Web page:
Tata-DoCoMo arbitration deal: RBI wants re-look, Delhi HC refuses to agree

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New Delhi | Published: March 15, 2017 5:54:19 AM

The RBI has told the Delhi High Court that it wants to have a another look at the joint settlement filed Tata Sons and its erstwhile Japanese telecom partner NTT DoCoMo for enforcement of the $1.17-billion arbitration award by the London Court of International Arbitration

The RBI has opposed the consent terms arrived at between Tata Sons and DoCoMo with regard to the enforceability of the award granted in favour of the Japanese telecom major by the LCIA in June 2016. (PTI)

The Reserve Bank of India (RBI) on Tuesday told the Delhi High Court that it wants to have a another look at the joint settlement filed Tata Sons and its erstwhile Japanese telecom partner NTT DoCoMo for enforcement of the $1.17-billion arbitration award by the London Court of International Arbitration (LCIA). Justice S Muralidhar, however, refused to agree with the RBI stand on revisiting the issue, saying “there is no point in going over it all over again”. “RBI has already undertaken the exercise (of looking into the award) twice over. It might be better to tell the court whether there is any statutory provision or regulation barring transfer of money overseas under the award,” the judge said, adding that while both companies had agreed on a settlement, the only issue left to be decided is whether the RBI saw any impediment in the transfer of money.

“We are asking you (RBI) specifically, do you foresee any impediment to the transfer of money under the arbitral award?” the judge asked, observing that the RBI cannot step into the enforcement of a private award.

The bench asked the central bank to submit any rule, regulation or circular by Wednesday to establish its stand on anything that comes in the way of the implementation of the award.

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The LCIA’s order on June 24 last year directed Tata Sons to pay $1.17 billion in damages for breach of contract on the grounds that the Indian group neither found a buyer nor bought back the Japanese partner’s 26% stake in their telecom joint venture Tata Teleservices.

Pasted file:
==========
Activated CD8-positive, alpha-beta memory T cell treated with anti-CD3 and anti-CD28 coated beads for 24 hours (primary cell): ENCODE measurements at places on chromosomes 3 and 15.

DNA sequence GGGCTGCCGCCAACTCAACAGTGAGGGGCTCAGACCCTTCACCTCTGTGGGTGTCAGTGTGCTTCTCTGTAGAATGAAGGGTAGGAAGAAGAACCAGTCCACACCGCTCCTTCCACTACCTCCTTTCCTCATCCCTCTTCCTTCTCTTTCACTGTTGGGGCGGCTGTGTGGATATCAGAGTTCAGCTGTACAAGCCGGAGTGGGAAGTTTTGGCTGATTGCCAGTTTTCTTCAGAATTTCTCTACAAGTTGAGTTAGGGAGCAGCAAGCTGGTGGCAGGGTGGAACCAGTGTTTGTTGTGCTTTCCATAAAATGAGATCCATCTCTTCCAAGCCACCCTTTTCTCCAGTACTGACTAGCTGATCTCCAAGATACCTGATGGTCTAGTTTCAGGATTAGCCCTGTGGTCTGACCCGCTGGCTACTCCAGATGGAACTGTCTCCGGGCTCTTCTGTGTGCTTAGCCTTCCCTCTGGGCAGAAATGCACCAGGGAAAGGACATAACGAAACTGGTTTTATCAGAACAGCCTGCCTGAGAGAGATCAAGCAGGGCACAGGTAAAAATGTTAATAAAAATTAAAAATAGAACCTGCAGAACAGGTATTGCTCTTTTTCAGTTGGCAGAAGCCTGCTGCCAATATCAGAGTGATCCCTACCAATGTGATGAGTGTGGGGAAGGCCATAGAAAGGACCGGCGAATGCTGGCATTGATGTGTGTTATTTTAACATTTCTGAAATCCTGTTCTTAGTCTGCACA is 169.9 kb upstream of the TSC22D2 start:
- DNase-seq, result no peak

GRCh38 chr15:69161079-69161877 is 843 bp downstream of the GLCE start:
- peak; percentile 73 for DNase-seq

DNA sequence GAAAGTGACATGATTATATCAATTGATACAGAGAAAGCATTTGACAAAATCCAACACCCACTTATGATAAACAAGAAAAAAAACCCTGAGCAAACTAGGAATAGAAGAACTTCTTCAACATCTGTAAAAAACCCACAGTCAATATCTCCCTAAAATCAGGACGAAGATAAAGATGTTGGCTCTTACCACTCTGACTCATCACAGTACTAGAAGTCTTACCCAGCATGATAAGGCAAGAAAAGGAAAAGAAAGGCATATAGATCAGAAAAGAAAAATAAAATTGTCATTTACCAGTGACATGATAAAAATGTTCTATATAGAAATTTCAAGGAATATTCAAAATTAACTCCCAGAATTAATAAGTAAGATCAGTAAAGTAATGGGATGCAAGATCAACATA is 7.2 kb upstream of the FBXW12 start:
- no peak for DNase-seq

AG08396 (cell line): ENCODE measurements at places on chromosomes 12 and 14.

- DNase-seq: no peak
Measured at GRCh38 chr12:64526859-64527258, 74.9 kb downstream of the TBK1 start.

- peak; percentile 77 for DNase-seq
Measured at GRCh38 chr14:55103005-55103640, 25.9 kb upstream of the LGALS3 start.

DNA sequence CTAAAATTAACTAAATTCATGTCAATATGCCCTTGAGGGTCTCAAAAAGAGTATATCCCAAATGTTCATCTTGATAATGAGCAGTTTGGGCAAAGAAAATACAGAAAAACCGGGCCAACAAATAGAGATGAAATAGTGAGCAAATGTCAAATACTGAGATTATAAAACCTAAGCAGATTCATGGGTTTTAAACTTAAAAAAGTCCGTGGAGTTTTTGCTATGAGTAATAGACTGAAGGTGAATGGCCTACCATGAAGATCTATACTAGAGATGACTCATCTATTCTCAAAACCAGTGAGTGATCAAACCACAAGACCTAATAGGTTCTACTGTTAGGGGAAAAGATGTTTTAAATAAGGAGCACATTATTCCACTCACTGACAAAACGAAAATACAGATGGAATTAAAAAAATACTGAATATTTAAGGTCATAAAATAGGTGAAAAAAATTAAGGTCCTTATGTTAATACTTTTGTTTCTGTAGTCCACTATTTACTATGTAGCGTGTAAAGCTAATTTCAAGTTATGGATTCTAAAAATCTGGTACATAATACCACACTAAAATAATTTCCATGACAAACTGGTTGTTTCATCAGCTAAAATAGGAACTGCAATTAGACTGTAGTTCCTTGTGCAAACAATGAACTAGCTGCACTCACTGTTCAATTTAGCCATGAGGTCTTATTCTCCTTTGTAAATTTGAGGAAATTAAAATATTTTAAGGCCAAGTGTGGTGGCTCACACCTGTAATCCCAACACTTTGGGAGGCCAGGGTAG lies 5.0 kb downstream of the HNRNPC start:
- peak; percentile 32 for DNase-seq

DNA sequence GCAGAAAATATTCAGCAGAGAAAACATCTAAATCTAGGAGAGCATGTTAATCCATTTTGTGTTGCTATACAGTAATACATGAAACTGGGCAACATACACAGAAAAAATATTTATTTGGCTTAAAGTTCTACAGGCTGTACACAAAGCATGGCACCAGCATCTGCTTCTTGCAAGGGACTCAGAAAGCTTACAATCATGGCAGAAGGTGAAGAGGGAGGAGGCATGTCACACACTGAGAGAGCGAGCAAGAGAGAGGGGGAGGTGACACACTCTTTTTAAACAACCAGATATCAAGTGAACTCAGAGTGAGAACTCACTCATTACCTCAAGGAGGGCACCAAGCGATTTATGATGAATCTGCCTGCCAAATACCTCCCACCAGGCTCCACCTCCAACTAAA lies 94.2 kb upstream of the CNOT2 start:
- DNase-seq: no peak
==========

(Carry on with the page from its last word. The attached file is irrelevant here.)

Pursuant to the Japanese telco moving the HC for enforcement of the award, Tata Sons had deposited $1.17 billion (around Rs 7,750 crore) with the registrar of the high court.

Senior advocate Soli Sorabjee, appearing for the RBI, told the court that the bank would not press its application to intervene in the matter if it can take a fresh look into the award granted in favour of DoCoMo.

This contention was opposed by senior advocates Kapil Sibal and Darius Khambata, appearing for DoCoMo and Tata Sons, respectively.

The court also agreed with the companies contention saying the RBI cannot go round and round on the same issue.

The RBI has opposed the consent terms arrived at between Tata Sons and DoCoMo with regard to the enforceability of the award granted in favour of the Japanese telecom major by the LCIA in June 2016.

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The RBI has also contended that that the shareholding agreement between the two companies permitting transfer of funds abroad was illegal as it violated the Foreign Exchange Management Act (FEMA).

On February 28, Tata Sons and NTT DoCoMo had informed the high court, in a joint petition, that they have reached a settlement regarding enforcement of the arbitration award and would not oppose the RBI’s intervention in the case. Tata Sons also withdrew its objection to the award.

The Tata Group has agreed to pay $1.18 billion to DoCoMo to settle the dispute between them. As part of the settlement, both the parties would withdraw cases against each other, and the Japanese company would transfer its shares in Tata Teleservices, it said.